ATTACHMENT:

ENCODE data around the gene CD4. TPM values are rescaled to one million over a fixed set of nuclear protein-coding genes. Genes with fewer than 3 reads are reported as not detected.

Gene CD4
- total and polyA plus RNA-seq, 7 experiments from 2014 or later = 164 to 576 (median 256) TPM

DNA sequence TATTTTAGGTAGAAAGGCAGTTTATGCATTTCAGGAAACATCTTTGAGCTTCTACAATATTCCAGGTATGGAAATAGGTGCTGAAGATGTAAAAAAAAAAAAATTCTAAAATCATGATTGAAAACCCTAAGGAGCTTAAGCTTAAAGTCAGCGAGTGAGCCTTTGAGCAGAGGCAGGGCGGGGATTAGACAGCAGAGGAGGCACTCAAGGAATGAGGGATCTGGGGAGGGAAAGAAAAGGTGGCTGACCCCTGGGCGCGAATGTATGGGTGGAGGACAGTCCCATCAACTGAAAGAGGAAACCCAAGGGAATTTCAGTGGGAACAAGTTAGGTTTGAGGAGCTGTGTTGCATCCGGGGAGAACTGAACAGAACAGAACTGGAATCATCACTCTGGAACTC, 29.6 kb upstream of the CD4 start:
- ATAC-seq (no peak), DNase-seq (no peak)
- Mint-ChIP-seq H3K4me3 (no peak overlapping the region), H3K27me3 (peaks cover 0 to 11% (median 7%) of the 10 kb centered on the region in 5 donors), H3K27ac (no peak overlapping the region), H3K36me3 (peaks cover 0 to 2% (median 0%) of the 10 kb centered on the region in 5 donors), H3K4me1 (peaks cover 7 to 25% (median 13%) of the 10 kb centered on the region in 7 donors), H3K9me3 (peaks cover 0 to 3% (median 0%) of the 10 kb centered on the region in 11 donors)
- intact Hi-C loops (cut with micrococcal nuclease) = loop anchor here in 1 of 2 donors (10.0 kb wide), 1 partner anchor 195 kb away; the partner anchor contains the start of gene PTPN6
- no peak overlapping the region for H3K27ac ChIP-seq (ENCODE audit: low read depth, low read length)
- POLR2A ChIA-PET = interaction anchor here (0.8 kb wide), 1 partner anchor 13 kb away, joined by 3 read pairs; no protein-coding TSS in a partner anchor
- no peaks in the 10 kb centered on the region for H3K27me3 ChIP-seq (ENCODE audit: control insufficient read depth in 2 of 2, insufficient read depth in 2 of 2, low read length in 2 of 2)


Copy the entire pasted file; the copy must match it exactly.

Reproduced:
ENCODE data around the gene CD4. TPM values are rescaled to one million over a fixed set of nuclear protein-coding genes. Genes with fewer than 3 reads are reported as not detected.

Gene CD4
- total and polyA plus RNA-seq, 7 experiments from 2014 or later = 164 to 576 (median 256) TPM

DNA sequence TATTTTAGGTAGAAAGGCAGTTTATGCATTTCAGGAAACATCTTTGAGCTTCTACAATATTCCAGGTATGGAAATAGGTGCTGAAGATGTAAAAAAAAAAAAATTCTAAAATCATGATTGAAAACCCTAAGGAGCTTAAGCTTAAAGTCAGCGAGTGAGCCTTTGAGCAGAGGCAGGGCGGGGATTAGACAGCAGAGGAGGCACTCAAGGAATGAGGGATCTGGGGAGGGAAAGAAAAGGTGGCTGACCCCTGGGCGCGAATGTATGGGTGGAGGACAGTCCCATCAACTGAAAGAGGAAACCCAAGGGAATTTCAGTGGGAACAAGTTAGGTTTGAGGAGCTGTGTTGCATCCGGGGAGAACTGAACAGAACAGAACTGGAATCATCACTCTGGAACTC, 29.6 kb upstream of the CD4 start:
- ATAC-seq (no peak), DNase-seq (no peak)
- Mint-ChIP-seq H3K4me3 (no peak overlapping the region), H3K27me3 (peaks cover 0 to 11% (median 7%) of the 10 kb centered on the region in 5 donors), H3K27ac (no peak overlapping the region), H3K36me3 (peaks cover 0 to 2% (median 0%) of the 10 kb centered on the region in 5 donors), H3K4me1 (peaks cover 7 to 25% (median 13%) of the 10 kb centered on the region in 7 donors), H3K9me3 (peaks cover 0 to 3% (median 0%) of the 10 kb centered on the region in 11 donors)
- intact Hi-C loops (cut with micrococcal nuclease) = loop anchor here in 1 of 2 donors (10.0 kb wide), 1 partner anchor 195 kb away; the partner anchor contains the start of gene PTPN6
- no peak overlapping the region for H3K27ac ChIP-seq (ENCODE audit: low read depth, low read length)
- POLR2A ChIA-PET = interaction anchor here (0.8 kb wide), 1 partner anchor 13 kb away, joined by 3 read pairs; no protein-coding TSS in a partner anchor
- no peaks in the 10 kb centered on the region for H3K27me3 ChIP-seq (ENCODE audit: control insufficient read depth in 2 of 2, insufficient read depth in 2 of 2, low read length in 2 of 2)